Police fabricate evidence? Cameraman tried for Belsat TV logo on camera

A Minsk court has started considering the case of Belsat TV cameraman Ales Barazenka accused of the illegal use of the Belsat trademark. The main evidence is mysterious logo stickers on the equipment, which, according to the reporter, appeared on his camera after it had been seized by the police.

As reported earlier, Minsk department for combating economic crime drew up a report on Barazenka “for violation of copyright, related rights and patent” (Article 9.21). The cameraman believes that the case was launched to confiscate the equipment he is using.

“It is absolutely unlawful! They see that the case is falling apart and that is why they are waiting for some order from above. The court did not even attach to the case file the testimony that there had never been any logo on the camera. The judges were not happy about their being participated because no one likes to make a fool of themselves. I know that some judges are refusing to try ‘political’ cases,” Barazenka told Belsat TV.

The trial carried on by judge Dzmitry Tsykal was held in Pershamayski district court in Minsk. The journalist did not plead guilty and pointed out that Belsat’s logos were placed on the camera after he had been confiscated. In his opinion, the way those stickers look is a proof of their being made in an improvised manner. The logo was printed on a usual paper.

“Any Belarusian journalist who has seen me working over the last 3 years, can testify that I have never had stickers on my equipment,” he said. His words were confirmed by kp.by journalist Iryna Kozlik, who appeared as a witness.

Another sitting will take place on August, 9. Two witnesses who allegedly saw the seizure of the camera on March, 25 are expected to be questioned.

Our colleague was arrested during the live broadcast from the non-parasite march and Freedom Day celebration in Minskaccused of ‘disorderly conduct’ and sentenced to 15 days in jail. According to riot policemen who were witnessing in court Ales was shouting, waving his hands, using bad language. The video above features Barazenka saying ‘I am a journalist! I am a journalist!’ when the police were arresting him. No strong language was used. After being detained, Ales Barazenka went on hunger-strike in protest.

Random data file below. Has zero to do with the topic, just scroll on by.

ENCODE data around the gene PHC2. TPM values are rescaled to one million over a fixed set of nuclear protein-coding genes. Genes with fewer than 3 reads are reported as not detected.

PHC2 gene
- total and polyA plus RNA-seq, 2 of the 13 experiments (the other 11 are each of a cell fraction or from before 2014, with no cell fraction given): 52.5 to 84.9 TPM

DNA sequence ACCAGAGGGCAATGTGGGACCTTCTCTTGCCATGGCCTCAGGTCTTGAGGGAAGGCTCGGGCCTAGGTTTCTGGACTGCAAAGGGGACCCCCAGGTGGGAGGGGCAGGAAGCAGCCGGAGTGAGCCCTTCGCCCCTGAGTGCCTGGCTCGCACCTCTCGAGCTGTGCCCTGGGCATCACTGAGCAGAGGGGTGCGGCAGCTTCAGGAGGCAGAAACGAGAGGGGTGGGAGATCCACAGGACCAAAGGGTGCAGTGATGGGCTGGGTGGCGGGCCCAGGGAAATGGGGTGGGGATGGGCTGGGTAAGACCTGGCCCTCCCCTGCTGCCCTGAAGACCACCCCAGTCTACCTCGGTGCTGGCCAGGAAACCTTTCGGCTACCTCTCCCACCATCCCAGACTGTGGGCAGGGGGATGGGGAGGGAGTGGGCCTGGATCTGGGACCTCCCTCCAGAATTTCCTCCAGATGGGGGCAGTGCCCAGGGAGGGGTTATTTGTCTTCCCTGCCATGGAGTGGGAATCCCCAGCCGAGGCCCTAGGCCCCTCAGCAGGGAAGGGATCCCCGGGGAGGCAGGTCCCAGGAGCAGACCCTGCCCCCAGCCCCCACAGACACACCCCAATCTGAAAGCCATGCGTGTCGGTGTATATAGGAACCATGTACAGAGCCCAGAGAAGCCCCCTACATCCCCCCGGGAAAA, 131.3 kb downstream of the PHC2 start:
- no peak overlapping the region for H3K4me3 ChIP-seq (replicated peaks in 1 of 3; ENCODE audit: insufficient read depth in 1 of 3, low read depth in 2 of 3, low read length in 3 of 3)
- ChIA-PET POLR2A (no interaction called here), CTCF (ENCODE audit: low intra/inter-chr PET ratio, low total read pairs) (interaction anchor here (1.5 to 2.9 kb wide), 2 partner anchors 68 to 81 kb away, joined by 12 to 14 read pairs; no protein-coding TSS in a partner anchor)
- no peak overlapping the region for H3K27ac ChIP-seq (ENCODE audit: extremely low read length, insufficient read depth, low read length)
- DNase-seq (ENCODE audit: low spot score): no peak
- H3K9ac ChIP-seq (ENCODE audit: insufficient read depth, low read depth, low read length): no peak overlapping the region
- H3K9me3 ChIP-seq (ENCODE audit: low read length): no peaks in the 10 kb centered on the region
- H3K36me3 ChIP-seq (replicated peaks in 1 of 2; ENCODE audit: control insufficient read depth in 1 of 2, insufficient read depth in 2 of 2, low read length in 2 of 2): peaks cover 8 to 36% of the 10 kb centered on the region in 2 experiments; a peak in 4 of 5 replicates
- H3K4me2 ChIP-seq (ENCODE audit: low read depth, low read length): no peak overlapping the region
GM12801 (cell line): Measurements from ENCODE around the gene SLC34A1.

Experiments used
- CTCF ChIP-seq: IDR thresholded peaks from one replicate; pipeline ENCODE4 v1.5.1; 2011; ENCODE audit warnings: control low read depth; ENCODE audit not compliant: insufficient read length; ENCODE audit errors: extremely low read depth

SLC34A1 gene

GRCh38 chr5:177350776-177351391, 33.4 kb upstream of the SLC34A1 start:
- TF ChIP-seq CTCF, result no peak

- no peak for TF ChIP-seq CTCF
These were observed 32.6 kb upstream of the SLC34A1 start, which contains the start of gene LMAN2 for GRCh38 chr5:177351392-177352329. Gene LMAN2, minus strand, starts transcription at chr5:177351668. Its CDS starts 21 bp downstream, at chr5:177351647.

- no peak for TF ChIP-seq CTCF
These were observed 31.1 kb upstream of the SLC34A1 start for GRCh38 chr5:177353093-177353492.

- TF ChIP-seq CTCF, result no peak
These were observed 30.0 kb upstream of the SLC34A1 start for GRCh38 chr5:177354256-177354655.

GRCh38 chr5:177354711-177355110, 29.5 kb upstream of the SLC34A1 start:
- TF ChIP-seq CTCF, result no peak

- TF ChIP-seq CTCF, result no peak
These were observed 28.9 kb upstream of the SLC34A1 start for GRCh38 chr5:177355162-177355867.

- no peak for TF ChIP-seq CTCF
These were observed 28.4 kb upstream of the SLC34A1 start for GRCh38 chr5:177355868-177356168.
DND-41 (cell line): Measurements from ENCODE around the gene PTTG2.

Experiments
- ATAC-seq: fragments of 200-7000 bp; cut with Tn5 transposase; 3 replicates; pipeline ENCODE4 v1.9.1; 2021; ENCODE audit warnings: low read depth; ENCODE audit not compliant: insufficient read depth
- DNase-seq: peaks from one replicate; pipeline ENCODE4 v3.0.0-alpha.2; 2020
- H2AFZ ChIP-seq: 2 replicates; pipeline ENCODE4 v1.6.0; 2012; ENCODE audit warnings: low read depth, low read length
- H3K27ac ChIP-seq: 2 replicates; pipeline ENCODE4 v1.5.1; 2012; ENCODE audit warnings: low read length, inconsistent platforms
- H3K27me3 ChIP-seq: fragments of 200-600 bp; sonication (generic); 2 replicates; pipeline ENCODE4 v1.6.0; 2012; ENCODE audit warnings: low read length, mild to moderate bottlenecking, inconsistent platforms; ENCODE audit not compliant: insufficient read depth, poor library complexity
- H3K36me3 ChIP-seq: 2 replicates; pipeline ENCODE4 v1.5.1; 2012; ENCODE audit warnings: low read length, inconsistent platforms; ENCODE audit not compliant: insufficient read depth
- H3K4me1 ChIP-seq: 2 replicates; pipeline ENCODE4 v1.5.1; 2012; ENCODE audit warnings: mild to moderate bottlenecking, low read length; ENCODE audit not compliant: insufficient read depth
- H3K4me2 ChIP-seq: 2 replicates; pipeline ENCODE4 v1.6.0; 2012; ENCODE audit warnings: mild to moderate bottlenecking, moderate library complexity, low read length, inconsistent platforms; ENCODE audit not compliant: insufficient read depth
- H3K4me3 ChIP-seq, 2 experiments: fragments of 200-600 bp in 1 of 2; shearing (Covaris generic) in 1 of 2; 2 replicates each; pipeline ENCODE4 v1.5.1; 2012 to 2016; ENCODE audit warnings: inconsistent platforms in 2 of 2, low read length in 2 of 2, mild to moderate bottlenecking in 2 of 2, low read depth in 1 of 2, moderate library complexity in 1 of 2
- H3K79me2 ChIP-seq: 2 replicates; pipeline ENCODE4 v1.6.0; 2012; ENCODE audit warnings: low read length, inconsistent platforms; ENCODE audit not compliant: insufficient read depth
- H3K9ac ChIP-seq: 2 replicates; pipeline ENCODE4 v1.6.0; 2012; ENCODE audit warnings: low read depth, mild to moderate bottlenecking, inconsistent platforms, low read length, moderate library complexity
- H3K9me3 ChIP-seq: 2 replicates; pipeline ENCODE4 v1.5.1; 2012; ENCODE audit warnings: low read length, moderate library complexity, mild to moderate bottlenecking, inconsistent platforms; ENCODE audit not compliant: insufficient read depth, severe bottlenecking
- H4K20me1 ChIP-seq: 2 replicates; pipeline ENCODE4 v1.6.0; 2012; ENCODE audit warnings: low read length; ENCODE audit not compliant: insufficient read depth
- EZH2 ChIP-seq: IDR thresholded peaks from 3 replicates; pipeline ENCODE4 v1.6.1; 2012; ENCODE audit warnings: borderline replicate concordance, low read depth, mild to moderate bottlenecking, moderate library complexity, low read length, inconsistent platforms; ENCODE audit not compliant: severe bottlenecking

The case about the Belsat trademark has lasted for almost five years. According to the BELSATplus company owner, our channel has violated the interests of his business. The businessman appealed to the Supreme Court of Belarus, but it did not satisfy his demands.

Then BELSATplus company owner tried to ban our channel from using the Belsat TV trademark. But the Supreme Court dismissed the claims.

Re-examination of the case was initiated by the Presidium of the Supreme Court, and the case was heard by another panel of judges. On September 4, 2014,the court granted the appeal of Andrey Belyakou and banned our channel from using the “Belsat TV” trademark for broadcasts on the territory of Belarus and on the web page.

A similar story took place in March 2017, when the police detained another cameraman, Aliaksandr Liubianchuk during the search in Minsk offices of Belsat TV. Aliaksandr has a Belarusian MFA accreditation. They took away all his personal equipment, and took all the computers out of the ‘Belsat’ office. Along with 9 Belsat TV computers, the police seized a GoPro camera, a video camera, a picture camera, microphone which belong to the cameraman. “They put stickers ‘Belsat’ on my equipment and seized it,” the journalist stated.


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